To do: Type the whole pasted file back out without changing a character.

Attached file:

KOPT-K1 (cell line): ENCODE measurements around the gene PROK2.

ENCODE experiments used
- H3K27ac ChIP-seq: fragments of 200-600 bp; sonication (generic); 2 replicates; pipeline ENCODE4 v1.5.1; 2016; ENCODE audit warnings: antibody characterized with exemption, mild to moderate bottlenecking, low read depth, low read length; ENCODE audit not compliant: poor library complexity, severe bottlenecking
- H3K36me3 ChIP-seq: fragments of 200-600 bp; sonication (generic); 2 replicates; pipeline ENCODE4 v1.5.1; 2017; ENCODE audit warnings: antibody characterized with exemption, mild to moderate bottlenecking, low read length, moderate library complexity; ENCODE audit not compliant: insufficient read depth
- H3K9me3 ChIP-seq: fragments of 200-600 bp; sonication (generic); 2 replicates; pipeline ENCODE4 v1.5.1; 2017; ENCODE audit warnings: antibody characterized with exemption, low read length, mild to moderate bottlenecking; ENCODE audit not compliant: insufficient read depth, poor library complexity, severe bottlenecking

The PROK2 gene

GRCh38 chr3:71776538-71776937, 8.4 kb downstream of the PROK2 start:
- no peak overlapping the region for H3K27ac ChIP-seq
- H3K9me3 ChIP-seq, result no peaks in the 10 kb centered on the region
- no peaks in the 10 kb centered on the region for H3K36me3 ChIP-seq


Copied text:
KOPT-K1 (cell line): ENCODE measurements around the gene PROK2.

ENCODE experiments used
- H3K27ac ChIP-seq: fragments of 200-600 bp; sonication (generic); 2 replicates; pipeline ENCODE4 v1.5.1; 2016; ENCODE audit warnings: antibody characterized with exemption, mild to moderate bottlenecking, low read depth, low read length; ENCODE audit not compliant: poor library complexity, severe bottlenecking
- H3K36me3 ChIP-seq: fragments of 200-600 bp; sonication (generic); 2 replicates; pipeline ENCODE4 v1.5.1; 2017; ENCODE audit warnings: antibody characterized with exemption, mild to moderate bottlenecking, low read length, moderate library complexity; ENCODE audit not compliant: insufficient read depth
- H3K9me3 ChIP-seq: fragments of 200-600 bp; sonication (generic); 2 replicates; pipeline ENCODE4 v1.5.1; 2017; ENCODE audit warnings: antibody characterized with exemption, low read length, mild to moderate bottlenecking; ENCODE audit not compliant: insufficient read depth, poor library complexity, severe bottlenecking

The PROK2 gene

GRCh38 chr3:71776538-71776937, 8.4 kb downstream of the PROK2 start:
- no peak overlapping the region for H3K27ac ChIP-seq
- H3K9me3 ChIP-seq, result no peaks in the 10 kb centered on the region
- no peaks in the 10 kb centered on the region for H3K36me3 ChIP-seq